I’m going to decode the mystery of “Twilight’s” appeal for y’all, but in such a way that you can still feel good about liking it. It's the perfect solution to the thinking woman's conundrum that is "Twilight," and I'm taking my cue from the book itself.

First, let me just say that I don’t feel guilty about liking “Twilight” any more than I feel guilty about liking Cheetos. I understand why I like Cheetos just as I understand why I like "Twilight." One because they're cheesy -- Cheetos, I mean -- and two because it's cheesy. "Twilight" is fabulously unreal. Just like that Cheetos-orange food coloring.

Yes, you say. Of course I know that "Twilight" isn't real. It’s vampires and werewolves and all. No, that’s not what I’m talking about. I'm talking about romance here. Let’s take a look at the series of questions and answers below, shall we, and you’ll see what I mean:

• Isn't part of what appeals to Bella the secret, opulent world that Edward comes from? Do you think Bella would have fallen for Edward had she found him and his fellow vampires living in a tin shack in the woods, reviled and impoverished, making and selling moonshine to scrape together a few bucks? What if living with them meant living a hardscrabble life in exile rather than simply shopping for expensive cars in exile? I mean, I think we could all handle a little exile if we were wearing Chanel couture while enduring it. Don’t you think that the fact that Edward is incredibly wealthy and Bella would never again have to worry about making ends meet might have a teensy bit to do with her single-minded determination to become one of them?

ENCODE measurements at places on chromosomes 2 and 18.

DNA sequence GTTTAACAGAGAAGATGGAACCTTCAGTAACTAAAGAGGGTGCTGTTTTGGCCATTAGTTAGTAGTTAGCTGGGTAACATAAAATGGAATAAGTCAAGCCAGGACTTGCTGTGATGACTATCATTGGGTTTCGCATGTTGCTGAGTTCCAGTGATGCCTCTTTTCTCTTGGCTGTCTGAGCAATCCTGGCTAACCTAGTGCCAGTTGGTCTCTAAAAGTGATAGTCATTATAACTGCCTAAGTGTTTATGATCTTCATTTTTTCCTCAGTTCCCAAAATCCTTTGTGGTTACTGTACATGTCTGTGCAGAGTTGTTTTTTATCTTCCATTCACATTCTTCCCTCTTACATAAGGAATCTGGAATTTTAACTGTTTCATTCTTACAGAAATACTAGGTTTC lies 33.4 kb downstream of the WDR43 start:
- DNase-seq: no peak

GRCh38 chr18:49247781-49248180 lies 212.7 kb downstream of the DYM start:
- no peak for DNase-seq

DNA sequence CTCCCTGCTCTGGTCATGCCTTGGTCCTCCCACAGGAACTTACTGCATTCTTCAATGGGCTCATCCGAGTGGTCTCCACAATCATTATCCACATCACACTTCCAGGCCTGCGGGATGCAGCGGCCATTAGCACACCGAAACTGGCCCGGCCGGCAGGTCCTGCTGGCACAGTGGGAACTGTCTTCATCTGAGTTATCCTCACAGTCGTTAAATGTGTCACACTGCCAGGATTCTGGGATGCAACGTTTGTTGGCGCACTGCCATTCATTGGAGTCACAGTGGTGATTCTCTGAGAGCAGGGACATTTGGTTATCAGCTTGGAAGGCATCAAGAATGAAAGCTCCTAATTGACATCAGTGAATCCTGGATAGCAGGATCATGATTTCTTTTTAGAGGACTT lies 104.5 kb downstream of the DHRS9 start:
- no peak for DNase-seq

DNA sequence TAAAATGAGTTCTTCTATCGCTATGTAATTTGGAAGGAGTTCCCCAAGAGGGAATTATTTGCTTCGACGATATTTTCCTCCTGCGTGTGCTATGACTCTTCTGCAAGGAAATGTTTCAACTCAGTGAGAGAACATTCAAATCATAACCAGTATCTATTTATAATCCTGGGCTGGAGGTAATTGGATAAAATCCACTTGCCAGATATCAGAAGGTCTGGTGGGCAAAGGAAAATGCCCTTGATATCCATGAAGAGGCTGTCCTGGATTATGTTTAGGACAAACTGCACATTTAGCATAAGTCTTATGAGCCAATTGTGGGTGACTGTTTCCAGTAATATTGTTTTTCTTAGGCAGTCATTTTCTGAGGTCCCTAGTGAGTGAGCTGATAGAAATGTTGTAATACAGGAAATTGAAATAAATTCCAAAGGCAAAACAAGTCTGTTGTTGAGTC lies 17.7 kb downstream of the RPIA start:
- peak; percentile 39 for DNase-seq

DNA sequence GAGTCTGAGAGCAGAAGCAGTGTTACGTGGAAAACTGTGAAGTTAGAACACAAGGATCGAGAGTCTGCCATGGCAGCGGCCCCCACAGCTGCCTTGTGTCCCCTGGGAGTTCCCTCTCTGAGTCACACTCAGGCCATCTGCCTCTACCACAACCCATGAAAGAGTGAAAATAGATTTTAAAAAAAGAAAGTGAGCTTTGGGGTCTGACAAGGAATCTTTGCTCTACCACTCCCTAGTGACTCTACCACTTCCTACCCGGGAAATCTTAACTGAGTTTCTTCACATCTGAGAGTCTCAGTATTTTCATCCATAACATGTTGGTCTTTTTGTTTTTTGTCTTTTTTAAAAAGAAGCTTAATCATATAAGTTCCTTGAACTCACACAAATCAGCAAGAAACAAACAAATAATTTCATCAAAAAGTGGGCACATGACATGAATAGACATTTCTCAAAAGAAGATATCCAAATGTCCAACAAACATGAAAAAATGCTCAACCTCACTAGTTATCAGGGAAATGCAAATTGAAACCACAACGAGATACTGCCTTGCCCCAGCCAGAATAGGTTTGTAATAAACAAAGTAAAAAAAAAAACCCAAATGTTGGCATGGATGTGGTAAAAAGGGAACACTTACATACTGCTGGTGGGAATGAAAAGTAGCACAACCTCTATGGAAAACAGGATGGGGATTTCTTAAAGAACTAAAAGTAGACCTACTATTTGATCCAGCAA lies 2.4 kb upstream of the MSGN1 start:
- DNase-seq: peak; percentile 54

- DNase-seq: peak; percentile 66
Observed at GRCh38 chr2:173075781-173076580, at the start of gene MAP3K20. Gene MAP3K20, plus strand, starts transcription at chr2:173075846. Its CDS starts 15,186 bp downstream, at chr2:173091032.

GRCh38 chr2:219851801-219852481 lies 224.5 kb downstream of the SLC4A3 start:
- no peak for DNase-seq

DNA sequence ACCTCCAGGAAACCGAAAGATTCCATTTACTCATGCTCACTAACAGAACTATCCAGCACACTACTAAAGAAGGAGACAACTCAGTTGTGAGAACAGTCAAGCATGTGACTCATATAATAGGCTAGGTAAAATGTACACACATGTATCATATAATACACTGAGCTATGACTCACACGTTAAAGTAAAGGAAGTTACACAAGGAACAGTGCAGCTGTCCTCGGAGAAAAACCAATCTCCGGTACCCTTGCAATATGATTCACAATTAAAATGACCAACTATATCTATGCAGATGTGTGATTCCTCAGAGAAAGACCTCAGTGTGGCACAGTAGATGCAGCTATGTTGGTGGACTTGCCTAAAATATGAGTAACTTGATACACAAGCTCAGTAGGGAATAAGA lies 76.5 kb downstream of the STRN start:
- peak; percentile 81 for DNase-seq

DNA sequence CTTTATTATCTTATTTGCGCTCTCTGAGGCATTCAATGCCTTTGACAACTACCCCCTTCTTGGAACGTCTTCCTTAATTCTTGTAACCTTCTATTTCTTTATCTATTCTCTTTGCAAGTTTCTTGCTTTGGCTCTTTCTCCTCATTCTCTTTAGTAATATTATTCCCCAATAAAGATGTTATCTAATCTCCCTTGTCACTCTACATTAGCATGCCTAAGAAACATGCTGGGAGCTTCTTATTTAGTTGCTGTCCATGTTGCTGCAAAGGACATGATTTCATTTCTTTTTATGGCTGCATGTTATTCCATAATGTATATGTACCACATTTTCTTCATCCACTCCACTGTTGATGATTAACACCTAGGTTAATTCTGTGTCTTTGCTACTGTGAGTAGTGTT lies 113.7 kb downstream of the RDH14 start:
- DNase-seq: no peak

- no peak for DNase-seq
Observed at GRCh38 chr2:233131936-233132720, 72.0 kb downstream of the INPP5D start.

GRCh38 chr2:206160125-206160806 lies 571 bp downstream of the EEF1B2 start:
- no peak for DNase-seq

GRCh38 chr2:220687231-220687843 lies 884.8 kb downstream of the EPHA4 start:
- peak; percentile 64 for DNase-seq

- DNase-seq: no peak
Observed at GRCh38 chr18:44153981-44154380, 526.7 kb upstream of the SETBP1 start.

• If Edward’s heart of gold was not wrapped in such an attractive package, would Bella have fallen for him so hard? Or let's say, even if he was just as beautiful but, like, had this really annoying sneeze or a stupid donkey-like laugh. As it is, he has no annoying personal habits of any kind. Zero. Bella never has to bite her tongue when he says something dumb in front of her friends. But then again Bella doesn't have any friends.

• And further to that point, if Bella had any personal ambitions or interests in, say, ANYTHING whatsoever – I don’t care what it was, politics, soccer, macramé, actual humans, ANYTHING -- would she have been so willing to jump into his world and forsake her own? What if she’d had to give up any chance of being a neurosurgeon like she always wanted? Oh, yes, I can’t forget her concerns about her parents. She worries about how Charlie will cope without her and how her mom would feel. Right, the father she used to see once a year who now needs her to cook him spaghetti and a mother who is out on the road with her loser Triple-A baseball player husband. Some real strong familial bonds there obviously. Plus – once again – no siblings, but then again, teen literature is populated with only children.